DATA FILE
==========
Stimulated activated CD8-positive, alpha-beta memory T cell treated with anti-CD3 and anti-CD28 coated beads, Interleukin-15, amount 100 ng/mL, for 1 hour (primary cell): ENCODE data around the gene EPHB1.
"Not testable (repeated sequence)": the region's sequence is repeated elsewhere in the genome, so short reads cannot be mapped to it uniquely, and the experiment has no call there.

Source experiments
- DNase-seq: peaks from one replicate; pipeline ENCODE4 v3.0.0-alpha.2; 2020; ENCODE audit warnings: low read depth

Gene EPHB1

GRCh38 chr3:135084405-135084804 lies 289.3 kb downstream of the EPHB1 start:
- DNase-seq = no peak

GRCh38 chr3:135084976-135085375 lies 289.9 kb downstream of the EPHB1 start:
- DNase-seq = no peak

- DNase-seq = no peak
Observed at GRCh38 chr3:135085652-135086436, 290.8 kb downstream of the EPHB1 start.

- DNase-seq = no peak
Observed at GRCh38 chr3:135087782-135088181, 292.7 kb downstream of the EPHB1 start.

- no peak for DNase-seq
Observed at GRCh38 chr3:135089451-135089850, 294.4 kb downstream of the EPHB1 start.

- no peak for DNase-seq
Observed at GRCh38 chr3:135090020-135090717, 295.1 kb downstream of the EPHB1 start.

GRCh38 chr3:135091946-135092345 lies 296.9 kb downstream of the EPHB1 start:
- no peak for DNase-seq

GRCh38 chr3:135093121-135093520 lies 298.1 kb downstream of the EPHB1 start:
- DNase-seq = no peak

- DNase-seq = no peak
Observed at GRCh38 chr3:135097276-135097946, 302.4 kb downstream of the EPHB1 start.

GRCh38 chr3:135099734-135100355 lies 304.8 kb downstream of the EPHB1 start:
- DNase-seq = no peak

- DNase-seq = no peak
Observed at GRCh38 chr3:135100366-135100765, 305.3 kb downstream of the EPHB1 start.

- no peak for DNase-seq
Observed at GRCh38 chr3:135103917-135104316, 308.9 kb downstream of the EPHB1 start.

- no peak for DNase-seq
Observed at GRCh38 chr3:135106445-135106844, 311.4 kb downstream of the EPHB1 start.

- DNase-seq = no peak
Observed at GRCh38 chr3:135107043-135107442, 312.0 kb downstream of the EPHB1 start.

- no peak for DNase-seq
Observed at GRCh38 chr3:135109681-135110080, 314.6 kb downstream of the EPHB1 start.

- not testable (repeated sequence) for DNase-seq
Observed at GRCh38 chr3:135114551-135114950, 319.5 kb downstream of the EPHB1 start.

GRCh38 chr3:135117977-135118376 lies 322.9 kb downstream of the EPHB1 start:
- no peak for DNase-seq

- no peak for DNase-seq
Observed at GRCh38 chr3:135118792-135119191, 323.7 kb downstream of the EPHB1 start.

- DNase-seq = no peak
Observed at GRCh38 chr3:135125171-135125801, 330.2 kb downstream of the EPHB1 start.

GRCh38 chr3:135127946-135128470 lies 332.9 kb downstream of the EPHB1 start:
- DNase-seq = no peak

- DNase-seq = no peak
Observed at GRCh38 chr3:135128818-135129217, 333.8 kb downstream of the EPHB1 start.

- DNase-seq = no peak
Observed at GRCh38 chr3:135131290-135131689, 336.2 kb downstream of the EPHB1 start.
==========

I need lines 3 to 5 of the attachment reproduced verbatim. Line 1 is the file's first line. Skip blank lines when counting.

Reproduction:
Source experiments
- DNase-seq: peaks from one replicate; pipeline ENCODE4 v3.0.0-alpha.2; 2020; ENCODE audit warnings: low read depth

Gene EPHB1